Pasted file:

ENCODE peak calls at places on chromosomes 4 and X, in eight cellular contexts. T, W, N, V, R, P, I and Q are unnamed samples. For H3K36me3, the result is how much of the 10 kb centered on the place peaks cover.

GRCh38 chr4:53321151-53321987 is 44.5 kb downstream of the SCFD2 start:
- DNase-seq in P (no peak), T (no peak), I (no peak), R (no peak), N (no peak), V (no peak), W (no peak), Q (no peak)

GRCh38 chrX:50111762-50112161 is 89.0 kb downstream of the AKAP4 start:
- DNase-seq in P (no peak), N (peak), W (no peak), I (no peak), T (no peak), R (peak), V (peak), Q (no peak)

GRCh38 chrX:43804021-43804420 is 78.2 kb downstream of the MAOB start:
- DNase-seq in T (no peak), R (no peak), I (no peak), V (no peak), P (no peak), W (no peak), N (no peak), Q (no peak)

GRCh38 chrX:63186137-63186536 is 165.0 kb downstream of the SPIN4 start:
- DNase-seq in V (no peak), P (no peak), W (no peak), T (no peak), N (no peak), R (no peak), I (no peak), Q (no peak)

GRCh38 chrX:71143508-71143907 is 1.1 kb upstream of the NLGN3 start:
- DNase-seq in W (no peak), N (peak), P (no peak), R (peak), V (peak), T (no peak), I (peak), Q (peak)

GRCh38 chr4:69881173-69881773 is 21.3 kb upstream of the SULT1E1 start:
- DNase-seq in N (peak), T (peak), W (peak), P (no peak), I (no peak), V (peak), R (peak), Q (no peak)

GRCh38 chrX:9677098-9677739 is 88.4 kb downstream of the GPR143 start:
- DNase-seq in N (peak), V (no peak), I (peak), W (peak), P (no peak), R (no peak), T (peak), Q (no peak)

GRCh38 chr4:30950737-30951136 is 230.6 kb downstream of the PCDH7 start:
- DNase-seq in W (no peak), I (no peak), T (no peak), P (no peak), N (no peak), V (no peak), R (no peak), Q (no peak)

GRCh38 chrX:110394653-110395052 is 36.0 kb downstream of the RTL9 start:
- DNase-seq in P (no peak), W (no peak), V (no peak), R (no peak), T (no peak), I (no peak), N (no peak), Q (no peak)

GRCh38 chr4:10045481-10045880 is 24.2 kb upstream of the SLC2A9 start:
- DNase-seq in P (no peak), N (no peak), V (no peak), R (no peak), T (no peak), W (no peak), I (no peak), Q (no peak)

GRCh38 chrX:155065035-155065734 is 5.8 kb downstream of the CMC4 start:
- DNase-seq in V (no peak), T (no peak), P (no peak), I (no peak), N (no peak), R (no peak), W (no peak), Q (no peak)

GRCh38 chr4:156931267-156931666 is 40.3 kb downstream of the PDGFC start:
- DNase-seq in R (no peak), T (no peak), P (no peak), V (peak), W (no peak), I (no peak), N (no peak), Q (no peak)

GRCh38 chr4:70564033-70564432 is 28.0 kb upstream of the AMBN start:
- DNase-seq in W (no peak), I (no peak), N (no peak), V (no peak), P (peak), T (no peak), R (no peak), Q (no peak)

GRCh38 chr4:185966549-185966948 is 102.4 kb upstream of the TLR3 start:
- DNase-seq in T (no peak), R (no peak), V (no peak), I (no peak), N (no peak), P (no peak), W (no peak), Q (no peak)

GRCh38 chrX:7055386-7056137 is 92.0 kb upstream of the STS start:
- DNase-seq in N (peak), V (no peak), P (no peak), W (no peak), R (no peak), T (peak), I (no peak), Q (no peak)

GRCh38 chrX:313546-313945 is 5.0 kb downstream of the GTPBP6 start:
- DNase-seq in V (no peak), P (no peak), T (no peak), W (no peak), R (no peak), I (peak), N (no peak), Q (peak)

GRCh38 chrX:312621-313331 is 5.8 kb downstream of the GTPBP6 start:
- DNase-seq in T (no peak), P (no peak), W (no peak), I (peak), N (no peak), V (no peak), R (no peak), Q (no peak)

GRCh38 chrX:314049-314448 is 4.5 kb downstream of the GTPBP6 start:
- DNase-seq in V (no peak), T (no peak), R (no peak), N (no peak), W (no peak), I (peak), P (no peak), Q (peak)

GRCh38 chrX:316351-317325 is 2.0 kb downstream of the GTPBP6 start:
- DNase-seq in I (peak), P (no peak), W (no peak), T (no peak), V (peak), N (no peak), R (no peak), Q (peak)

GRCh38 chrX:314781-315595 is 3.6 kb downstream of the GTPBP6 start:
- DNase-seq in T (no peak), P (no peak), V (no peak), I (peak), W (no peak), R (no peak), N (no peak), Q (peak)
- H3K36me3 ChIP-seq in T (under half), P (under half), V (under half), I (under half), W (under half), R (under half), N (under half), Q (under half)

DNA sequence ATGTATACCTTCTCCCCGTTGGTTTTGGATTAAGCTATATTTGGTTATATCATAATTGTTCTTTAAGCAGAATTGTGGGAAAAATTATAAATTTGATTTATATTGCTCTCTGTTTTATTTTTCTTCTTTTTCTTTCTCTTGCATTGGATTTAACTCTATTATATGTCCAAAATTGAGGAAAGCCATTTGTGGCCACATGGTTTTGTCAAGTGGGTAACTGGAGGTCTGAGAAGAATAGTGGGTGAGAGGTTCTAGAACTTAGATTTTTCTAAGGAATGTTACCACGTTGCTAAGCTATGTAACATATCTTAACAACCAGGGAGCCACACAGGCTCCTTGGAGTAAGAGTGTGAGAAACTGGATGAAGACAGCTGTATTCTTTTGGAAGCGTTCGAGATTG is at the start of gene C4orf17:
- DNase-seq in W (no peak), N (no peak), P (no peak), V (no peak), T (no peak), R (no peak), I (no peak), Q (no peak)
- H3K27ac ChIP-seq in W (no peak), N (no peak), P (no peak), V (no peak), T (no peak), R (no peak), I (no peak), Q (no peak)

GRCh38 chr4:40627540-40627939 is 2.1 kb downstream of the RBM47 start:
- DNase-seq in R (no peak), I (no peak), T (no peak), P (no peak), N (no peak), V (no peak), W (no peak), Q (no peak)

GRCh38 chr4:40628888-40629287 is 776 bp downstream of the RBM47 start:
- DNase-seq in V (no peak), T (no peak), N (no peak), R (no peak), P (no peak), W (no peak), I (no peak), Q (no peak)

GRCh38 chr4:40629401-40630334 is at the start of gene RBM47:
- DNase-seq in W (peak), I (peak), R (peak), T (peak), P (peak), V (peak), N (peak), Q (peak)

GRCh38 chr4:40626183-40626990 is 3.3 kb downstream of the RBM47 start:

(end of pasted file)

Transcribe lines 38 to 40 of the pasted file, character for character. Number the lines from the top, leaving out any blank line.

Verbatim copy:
GRCh38 chrX:316351-317325 is 2.0 kb downstream of the GTPBP6 start:
- DNase-seq in I (peak), P (no peak), W (no peak), T (no peak), V (peak), N (no peak), R (no peak), Q (peak)

GRCh38 chrX:314781-315595 is 3.6 kb downstream of the GTPBP6 start: